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An Attempt to Increase Turnout Could Cut It Instead

In an effort to make it easier for military and overseas voters to take part in elections, lawmakers may have killed turnout in primary election runoffs in Texas and increased the electoral power of organized groups like the Tea Party.

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In an effort to make it easier for military and overseas voters to take part in elections, lawmakers may have killed turnout in primary election runoffs in Texas and increased the electoral power of organized groups like the Tea Party.

Next year’s primary elections will be held nine weeks after the first of the year, which is to say that campaigning will start in earnest immediately after the holidays and Texas voters will head to the ballot box two months later.

Nothing new there — it has been that way for years. The change comes in the runoffs. Federal lawmakers stretched the timelines for elections to allow voters overseas and in the military more time to request ballots, to vote and to mail in their selections. Earlier this year, Texas legislators extended the election calendar to meet federal law.

One change is that candidates have to file for office earlier, by Dec. 12 instead of the first week of the new year.

Another is that primary election runoffs, which historically come about five weeks after primary elections, will now fall much later. Instead of returning to the polls in April to finish off the remaining candidates, voters will wait until late May. The 2012 primaries will be held on March 6. The runoffs will be held 11 weeks later, on May 22.

The earlier filing deadline forces candidates to get their acts together sooner. But that’s complicated by redistricting, which is tied up in court. “That puts some candidates in a holding pattern in which they can’t be certain about when the litigation will be settled and whether the lines will move,” said Jeff Crosby, a Democratic consultant in Austin.

The bigger change comes next spring. The runoff elections will, for the first time, take longer than the primaries themselves. They could be more expensive. Momentum, which often decides these things, won’t matter as much. And some experts say voter turnout will suffer.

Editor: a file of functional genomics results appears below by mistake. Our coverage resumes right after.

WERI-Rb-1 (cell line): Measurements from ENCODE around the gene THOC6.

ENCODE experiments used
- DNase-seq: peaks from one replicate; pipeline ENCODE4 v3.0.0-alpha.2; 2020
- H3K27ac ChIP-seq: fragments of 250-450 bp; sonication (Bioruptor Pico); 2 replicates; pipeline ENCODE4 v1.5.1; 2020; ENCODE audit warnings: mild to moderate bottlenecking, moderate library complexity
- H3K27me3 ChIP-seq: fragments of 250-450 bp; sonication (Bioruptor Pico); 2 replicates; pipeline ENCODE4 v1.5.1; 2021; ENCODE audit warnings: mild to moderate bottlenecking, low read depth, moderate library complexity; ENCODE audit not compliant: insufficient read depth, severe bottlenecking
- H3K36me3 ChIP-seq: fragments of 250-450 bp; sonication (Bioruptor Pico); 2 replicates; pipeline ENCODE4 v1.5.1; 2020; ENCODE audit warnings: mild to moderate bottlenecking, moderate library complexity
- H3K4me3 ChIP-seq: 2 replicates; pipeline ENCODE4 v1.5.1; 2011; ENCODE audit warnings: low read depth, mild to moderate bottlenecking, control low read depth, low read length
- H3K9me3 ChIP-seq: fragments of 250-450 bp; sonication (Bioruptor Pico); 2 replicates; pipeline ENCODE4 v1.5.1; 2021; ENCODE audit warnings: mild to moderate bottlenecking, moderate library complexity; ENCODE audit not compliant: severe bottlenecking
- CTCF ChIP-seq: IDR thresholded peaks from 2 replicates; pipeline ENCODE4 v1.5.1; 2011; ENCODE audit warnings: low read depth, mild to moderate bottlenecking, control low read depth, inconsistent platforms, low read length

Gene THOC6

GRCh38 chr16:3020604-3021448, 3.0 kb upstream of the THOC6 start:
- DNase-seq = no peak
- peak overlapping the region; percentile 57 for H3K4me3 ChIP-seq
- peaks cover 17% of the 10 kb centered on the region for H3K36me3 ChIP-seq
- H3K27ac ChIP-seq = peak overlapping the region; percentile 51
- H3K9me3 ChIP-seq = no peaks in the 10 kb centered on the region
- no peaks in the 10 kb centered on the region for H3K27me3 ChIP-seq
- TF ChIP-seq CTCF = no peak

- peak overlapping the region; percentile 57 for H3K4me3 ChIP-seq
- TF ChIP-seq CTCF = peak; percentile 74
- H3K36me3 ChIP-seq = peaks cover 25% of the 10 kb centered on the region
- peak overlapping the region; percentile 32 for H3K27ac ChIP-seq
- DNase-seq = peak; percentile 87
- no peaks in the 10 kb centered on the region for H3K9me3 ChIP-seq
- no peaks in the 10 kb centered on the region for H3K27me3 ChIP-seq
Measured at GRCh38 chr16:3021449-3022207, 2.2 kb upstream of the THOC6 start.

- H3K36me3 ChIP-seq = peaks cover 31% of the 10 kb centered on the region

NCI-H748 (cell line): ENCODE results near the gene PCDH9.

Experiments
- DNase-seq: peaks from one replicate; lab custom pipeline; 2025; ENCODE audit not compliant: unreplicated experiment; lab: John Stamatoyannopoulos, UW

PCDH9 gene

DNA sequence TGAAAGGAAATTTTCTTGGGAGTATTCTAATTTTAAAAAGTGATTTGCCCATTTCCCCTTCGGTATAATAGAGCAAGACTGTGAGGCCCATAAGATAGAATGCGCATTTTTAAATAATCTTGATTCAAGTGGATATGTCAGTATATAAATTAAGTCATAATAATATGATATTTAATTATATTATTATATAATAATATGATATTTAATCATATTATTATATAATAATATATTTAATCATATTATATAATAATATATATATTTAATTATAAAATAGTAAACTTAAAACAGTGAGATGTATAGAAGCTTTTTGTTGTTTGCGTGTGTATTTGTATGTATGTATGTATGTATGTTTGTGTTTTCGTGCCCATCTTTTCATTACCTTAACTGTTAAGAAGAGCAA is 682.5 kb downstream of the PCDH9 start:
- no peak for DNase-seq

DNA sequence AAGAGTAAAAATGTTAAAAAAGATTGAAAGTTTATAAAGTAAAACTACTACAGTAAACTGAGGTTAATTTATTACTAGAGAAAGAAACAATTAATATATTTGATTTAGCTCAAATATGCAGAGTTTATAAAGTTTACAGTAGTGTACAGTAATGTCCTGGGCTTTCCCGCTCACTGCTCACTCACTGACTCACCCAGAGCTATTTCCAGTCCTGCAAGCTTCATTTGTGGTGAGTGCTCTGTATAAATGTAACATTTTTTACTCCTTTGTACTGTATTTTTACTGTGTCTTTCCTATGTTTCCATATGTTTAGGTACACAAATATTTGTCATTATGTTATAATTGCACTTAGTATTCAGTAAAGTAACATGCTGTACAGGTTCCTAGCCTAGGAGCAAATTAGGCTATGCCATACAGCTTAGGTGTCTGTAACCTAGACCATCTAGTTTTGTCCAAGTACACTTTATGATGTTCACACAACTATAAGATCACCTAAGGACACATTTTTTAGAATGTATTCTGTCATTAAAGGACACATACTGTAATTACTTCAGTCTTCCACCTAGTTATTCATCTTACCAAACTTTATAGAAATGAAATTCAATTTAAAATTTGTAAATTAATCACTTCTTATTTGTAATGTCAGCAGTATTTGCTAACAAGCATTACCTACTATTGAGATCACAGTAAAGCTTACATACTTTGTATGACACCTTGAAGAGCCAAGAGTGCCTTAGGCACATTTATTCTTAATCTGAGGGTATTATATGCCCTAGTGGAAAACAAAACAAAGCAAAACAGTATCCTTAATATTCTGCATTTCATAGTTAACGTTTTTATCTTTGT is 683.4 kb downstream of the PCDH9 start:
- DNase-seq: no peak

Candidates in Texas campaigns usually concentrate their marketing efforts — mailers, the “door hangers” that fit over your doorknob advertising for candidates, TV and radio advertising, and phone calls — in February and early March. They want to catch voters early enough to make a good impression without starting so early that the campaign runs out of money and voter interest wilts.

If they don’t make it to 50 percent in the first round, they like to reach Election Day with momentum on their side. It’s not unusual for candidates who finish second in the first round to win the runoff, especially if they have the momentum when the first ballots are counted.

It used to be that time was short after a primary, and candidates sprinted three weeks to early voting and on to the runoffs. It won’t be a sprint anymore. It’s more like a marathon. Primary Day momentum will be hard to hold for two months. Candidates who have problems in the first round will have time to fix whatever is wrong before party voters make final decisions. Money could be more important, and consultants will make more of it.

“In their zeal to protect a fraction of a percent of the people who will vote, we disenfranchised 20 to 40 percent of the people who usually vote in a runoff,” said Bryan Eppstein, a Republican political consultant in Fort Worth.

Election turnout is built around excitement. Voters are more likely to show up when there are a lot of races, when the issues are getting a lot of attention, and when they’re bombarded with ads from many campaigns at once.

Runoffs aren’t so exciting, and turnout generally drops, even when the second round of voting is relatively close to the first. Eleven weeks gives voters lots of time to think about something else — it’s almost long enough to choose a new American Idol or Top Chef — and it’ll be difficult to keep them interested in some down-ballot race for the Texas Legislature.

Getting attention costs money, if the candidates have it and the consultants know what to do with it. And low-turnout elections are easier to manipulate. A small group of dedicated activists can make noise and win some hearts in a normal race but often don’t have the numbers to affect the final results. In a low-turnout election, the activists are more powerful and more effective.

The new law, intended to make it easier for troops and expatriates to vote, might instead lower turnout, and empower small groups of voters right here in the USA.

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